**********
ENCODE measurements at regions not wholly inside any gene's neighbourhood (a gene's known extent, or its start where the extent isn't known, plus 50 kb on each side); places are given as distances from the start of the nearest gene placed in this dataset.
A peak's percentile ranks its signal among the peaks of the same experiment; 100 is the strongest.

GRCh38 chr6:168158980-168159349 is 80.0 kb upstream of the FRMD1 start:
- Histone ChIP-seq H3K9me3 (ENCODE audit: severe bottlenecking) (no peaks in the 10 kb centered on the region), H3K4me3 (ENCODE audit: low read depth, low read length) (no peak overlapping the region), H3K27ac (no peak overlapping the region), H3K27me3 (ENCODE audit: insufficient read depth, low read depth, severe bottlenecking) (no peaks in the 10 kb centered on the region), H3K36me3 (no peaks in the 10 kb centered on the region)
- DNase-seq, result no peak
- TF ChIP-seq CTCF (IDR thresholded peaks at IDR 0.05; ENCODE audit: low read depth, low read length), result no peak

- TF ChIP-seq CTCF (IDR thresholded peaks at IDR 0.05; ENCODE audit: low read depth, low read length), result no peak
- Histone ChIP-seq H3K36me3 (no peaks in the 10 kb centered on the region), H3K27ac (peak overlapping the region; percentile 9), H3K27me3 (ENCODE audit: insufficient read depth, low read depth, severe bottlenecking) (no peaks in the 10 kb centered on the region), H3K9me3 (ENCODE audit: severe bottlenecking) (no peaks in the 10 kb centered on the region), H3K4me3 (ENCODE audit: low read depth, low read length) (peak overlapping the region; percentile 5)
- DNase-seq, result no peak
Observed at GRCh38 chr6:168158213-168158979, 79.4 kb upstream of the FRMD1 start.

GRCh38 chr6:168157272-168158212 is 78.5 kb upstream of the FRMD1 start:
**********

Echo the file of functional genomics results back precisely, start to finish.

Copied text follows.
ENCODE measurements at regions not wholly inside any gene's neighbourhood (a gene's known extent, or its start where the extent isn't known, plus 50 kb on each side); places are given as distances from the start of the nearest gene placed in this dataset.
A peak's percentile ranks its signal among the peaks of the same experiment; 100 is the strongest.

GRCh38 chr6:168158980-168159349 is 80.0 kb upstream of the FRMD1 start:
- Histone ChIP-seq H3K9me3 (ENCODE audit: severe bottlenecking) (no peaks in the 10 kb centered on the region), H3K4me3 (ENCODE audit: low read depth, low read length) (no peak overlapping the region), H3K27ac (no peak overlapping the region), H3K27me3 (ENCODE audit: insufficient read depth, low read depth, severe bottlenecking) (no peaks in the 10 kb centered on the region), H3K36me3 (no peaks in the 10 kb centered on the region)
- DNase-seq, result no peak
- TF ChIP-seq CTCF (IDR thresholded peaks at IDR 0.05; ENCODE audit: low read depth, low read length), result no peak

- TF ChIP-seq CTCF (IDR thresholded peaks at IDR 0.05; ENCODE audit: low read depth, low read length), result no peak
- Histone ChIP-seq H3K36me3 (no peaks in the 10 kb centered on the region), H3K27ac (peak overlapping the region; percentile 9), H3K27me3 (ENCODE audit: insufficient read depth, low read depth, severe bottlenecking) (no peaks in the 10 kb centered on the region), H3K9me3 (ENCODE audit: severe bottlenecking) (no peaks in the 10 kb centered on the region), H3K4me3 (ENCODE audit: low read depth, low read length) (peak overlapping the region; percentile 5)
- DNase-seq, result no peak
Observed at GRCh38 chr6:168158213-168158979, 79.4 kb upstream of the FRMD1 start.

GRCh38 chr6:168157272-168158212 is 78.5 kb upstream of the FRMD1 start: